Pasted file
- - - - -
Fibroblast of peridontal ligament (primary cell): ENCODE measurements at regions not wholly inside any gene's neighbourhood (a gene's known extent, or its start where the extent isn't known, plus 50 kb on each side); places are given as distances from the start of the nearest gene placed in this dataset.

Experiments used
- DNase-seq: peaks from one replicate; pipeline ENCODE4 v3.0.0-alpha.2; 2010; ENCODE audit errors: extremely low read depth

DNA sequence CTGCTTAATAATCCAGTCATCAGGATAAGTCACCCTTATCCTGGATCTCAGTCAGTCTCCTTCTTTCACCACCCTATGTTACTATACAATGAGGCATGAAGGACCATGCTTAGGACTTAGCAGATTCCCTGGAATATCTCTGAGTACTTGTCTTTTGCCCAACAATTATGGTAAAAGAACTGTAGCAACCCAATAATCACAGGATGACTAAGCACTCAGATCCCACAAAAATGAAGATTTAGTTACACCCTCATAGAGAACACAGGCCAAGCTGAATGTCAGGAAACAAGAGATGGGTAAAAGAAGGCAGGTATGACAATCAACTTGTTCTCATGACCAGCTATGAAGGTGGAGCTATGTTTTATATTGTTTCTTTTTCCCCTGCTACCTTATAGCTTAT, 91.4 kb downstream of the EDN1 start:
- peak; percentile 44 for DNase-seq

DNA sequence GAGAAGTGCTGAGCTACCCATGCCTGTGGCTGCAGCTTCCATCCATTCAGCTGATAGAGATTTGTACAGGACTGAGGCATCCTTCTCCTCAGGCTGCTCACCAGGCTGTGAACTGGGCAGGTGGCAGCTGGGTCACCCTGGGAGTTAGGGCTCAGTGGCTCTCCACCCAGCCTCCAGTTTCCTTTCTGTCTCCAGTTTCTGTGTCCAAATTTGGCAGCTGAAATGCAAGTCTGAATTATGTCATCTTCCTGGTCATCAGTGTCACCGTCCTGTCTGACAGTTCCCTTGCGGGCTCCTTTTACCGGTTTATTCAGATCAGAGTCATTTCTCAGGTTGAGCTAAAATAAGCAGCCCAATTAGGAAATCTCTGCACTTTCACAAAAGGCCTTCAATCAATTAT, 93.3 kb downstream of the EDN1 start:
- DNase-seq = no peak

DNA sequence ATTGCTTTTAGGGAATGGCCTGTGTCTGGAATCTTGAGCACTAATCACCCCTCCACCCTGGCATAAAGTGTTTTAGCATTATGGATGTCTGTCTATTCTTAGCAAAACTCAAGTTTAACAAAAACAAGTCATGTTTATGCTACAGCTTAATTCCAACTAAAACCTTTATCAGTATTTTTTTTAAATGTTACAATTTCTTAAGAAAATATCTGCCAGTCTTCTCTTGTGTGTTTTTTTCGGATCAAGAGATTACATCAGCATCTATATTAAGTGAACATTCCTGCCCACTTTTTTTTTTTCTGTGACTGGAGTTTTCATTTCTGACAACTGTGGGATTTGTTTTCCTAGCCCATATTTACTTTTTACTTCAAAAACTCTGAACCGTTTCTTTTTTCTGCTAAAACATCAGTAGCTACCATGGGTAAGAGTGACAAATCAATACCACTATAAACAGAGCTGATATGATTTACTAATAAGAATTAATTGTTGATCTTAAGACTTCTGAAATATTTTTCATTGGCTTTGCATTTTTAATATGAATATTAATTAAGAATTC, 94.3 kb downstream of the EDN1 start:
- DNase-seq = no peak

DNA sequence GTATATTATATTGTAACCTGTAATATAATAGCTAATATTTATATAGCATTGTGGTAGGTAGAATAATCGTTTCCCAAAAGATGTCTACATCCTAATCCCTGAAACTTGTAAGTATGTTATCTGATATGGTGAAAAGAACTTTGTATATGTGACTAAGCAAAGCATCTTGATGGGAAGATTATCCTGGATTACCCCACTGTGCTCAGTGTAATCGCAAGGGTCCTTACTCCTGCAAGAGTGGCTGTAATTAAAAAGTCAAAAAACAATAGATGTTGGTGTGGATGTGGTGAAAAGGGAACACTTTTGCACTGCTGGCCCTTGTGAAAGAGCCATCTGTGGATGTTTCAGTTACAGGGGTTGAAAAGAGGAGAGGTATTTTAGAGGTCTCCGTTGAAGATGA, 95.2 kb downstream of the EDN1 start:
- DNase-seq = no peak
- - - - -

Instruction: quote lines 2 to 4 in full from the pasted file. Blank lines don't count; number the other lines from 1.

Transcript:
Experiments used
- DNase-seq: peaks from one replicate; pipeline ENCODE4 v3.0.0-alpha.2; 2010; ENCODE audit errors: extremely low read depth

DNA sequence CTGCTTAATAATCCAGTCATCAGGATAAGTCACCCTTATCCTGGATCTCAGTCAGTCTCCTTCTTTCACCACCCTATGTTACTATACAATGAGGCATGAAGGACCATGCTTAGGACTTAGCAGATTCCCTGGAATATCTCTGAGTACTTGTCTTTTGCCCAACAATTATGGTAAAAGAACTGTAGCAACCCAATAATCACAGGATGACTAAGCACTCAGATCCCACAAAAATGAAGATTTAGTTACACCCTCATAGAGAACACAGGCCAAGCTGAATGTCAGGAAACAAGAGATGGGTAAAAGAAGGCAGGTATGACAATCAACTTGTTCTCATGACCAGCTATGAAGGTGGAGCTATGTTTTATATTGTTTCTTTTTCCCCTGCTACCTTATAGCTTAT, 91.4 kb downstream of the EDN1 start: